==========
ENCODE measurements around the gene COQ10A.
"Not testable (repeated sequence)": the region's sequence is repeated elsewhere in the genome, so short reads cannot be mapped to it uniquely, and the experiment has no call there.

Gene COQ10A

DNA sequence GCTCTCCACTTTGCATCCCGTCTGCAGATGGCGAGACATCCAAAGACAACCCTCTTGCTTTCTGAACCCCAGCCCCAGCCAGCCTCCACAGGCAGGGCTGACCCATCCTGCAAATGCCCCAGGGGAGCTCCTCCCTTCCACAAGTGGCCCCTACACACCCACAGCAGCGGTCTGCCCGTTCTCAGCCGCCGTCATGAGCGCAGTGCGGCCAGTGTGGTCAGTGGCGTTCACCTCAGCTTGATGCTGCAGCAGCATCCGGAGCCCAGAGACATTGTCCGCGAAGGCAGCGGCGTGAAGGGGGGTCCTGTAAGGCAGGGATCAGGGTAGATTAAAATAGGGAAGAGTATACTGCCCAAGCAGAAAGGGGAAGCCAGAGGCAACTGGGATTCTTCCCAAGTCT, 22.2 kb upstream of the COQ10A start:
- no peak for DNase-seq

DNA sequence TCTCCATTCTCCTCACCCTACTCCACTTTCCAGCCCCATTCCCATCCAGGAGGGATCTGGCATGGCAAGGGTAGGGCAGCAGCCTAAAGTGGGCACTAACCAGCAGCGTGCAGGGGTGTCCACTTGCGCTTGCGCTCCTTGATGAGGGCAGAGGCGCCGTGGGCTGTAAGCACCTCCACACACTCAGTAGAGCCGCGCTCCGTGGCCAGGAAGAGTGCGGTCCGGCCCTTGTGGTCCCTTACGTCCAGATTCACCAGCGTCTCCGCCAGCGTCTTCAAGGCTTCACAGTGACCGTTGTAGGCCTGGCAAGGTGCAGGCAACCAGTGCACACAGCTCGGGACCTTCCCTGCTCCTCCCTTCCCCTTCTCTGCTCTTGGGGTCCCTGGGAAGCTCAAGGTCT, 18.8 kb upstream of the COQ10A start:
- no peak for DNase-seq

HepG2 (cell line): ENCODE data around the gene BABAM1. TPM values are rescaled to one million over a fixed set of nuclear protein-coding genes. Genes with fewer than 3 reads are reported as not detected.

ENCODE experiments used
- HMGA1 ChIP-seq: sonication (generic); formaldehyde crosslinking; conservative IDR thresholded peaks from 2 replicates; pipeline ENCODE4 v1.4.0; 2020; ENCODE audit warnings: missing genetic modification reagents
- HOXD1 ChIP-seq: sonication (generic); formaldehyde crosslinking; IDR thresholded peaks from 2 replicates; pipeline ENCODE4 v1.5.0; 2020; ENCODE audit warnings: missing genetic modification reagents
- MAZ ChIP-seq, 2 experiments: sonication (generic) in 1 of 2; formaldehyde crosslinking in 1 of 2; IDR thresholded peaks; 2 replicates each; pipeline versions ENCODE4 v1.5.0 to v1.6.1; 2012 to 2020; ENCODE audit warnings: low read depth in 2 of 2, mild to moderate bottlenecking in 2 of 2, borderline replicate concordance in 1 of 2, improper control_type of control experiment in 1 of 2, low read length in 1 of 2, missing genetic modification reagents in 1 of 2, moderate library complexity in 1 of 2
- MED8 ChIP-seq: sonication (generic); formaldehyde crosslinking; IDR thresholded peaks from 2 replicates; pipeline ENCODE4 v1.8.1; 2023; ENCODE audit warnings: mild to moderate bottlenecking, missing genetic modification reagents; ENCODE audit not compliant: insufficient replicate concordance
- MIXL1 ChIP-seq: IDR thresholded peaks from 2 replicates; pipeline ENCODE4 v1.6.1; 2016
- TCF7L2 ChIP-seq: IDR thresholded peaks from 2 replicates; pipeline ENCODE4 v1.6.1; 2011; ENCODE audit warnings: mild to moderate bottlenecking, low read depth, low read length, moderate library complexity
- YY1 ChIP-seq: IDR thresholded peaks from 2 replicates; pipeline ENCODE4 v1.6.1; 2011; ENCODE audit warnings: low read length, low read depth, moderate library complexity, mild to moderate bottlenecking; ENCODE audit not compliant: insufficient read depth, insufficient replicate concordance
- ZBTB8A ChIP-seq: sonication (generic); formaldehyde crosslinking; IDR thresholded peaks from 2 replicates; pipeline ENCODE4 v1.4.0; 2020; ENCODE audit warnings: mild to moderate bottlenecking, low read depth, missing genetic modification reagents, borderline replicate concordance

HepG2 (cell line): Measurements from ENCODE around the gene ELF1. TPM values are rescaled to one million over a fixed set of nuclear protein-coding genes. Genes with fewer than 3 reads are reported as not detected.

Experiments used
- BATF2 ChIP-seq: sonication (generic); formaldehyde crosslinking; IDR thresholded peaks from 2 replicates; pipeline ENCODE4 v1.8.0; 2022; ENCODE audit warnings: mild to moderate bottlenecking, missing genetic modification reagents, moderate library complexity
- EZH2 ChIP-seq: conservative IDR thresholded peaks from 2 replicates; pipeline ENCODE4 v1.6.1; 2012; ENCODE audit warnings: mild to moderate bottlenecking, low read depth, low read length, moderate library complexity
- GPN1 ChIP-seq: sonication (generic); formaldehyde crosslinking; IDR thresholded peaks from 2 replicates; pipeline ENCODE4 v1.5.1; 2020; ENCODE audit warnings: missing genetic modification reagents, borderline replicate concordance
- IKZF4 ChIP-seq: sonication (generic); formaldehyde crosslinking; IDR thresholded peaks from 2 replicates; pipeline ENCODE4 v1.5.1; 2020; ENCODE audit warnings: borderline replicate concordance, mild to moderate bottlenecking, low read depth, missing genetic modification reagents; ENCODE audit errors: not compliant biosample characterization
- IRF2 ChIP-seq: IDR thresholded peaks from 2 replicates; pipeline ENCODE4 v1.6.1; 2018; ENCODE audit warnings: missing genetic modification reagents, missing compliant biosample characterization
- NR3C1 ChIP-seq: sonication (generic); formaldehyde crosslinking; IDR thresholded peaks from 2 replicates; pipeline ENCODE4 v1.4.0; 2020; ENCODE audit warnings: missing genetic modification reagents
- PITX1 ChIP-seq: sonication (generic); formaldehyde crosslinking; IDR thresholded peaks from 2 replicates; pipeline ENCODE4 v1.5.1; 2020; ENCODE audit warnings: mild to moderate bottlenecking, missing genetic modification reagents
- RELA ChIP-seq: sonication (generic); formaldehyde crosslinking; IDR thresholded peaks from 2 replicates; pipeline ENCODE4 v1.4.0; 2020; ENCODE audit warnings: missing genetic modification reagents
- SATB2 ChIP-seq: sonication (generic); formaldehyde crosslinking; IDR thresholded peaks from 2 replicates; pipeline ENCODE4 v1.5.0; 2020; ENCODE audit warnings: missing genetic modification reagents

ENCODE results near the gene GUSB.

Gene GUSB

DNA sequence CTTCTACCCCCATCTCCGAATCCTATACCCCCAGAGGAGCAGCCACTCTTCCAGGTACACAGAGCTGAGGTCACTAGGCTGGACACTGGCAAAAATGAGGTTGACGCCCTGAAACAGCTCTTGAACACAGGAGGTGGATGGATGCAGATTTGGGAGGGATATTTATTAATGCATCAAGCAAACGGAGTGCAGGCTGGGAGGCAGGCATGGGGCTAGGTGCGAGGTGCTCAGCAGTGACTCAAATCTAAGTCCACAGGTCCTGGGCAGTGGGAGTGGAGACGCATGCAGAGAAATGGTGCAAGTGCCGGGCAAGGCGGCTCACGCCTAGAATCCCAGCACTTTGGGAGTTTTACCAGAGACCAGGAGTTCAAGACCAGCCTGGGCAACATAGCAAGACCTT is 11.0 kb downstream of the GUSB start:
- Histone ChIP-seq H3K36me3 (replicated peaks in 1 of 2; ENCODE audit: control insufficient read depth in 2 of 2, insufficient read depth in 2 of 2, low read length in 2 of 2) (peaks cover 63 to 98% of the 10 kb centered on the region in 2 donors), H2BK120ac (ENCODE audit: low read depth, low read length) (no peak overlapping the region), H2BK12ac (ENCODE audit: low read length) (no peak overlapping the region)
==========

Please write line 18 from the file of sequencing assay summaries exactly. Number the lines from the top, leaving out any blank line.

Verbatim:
HepG2 (cell line): Measurements from ENCODE around the gene ELF1. TPM values are rescaled to one million over a fixed set of nuclear protein-coding genes. Genes with fewer than 3 reads are reported as not detected.